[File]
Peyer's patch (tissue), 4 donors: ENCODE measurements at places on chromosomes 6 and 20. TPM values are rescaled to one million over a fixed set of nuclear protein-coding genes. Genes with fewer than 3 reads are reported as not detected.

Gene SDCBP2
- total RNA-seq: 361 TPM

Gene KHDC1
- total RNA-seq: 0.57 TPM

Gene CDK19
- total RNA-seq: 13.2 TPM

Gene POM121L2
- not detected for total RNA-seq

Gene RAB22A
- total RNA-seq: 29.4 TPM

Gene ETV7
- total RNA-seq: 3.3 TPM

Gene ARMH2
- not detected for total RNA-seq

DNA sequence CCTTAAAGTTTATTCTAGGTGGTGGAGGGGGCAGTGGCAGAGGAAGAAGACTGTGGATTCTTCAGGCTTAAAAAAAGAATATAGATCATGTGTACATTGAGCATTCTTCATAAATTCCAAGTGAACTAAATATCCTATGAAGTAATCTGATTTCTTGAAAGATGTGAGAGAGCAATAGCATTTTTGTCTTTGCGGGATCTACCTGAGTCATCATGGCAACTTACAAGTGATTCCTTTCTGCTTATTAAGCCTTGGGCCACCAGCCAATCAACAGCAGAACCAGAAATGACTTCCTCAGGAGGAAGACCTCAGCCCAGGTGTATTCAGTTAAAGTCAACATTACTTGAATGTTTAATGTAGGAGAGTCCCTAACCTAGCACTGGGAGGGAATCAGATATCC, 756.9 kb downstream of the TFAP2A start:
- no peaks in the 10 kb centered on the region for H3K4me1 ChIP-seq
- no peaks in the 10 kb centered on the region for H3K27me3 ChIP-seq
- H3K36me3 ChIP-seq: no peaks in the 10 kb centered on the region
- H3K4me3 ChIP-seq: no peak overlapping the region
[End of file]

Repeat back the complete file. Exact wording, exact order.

Peyer's patch (tissue), 4 donors: ENCODE measurements at places on chromosomes 6 and 20. TPM values are rescaled to one million over a fixed set of nuclear protein-coding genes. Genes with fewer than 3 reads are reported as not detected.

Gene SDCBP2
- total RNA-seq: 361 TPM

Gene KHDC1
- total RNA-seq: 0.57 TPM

Gene CDK19
- total RNA-seq: 13.2 TPM

Gene POM121L2
- not detected for total RNA-seq

Gene RAB22A
- total RNA-seq: 29.4 TPM

Gene ETV7
- total RNA-seq: 3.3 TPM

Gene ARMH2
- not detected for total RNA-seq

DNA sequence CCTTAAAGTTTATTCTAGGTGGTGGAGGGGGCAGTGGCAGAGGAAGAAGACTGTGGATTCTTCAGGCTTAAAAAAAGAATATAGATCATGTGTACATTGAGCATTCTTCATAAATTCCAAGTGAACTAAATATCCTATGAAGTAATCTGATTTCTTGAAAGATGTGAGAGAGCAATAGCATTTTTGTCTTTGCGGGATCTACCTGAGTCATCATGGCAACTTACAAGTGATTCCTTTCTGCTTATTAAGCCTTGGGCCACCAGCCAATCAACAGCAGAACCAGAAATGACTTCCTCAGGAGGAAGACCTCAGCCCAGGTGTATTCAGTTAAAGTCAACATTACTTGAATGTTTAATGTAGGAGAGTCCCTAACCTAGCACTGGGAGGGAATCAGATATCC, 756.9 kb downstream of the TFAP2A start:
- no peaks in the 10 kb centered on the region for H3K4me1 ChIP-seq
- no peaks in the 10 kb centered on the region for H3K27me3 ChIP-seq
- H3K36me3 ChIP-seq: no peaks in the 10 kb centered on the region
- H3K4me3 ChIP-seq: no peak overlapping the region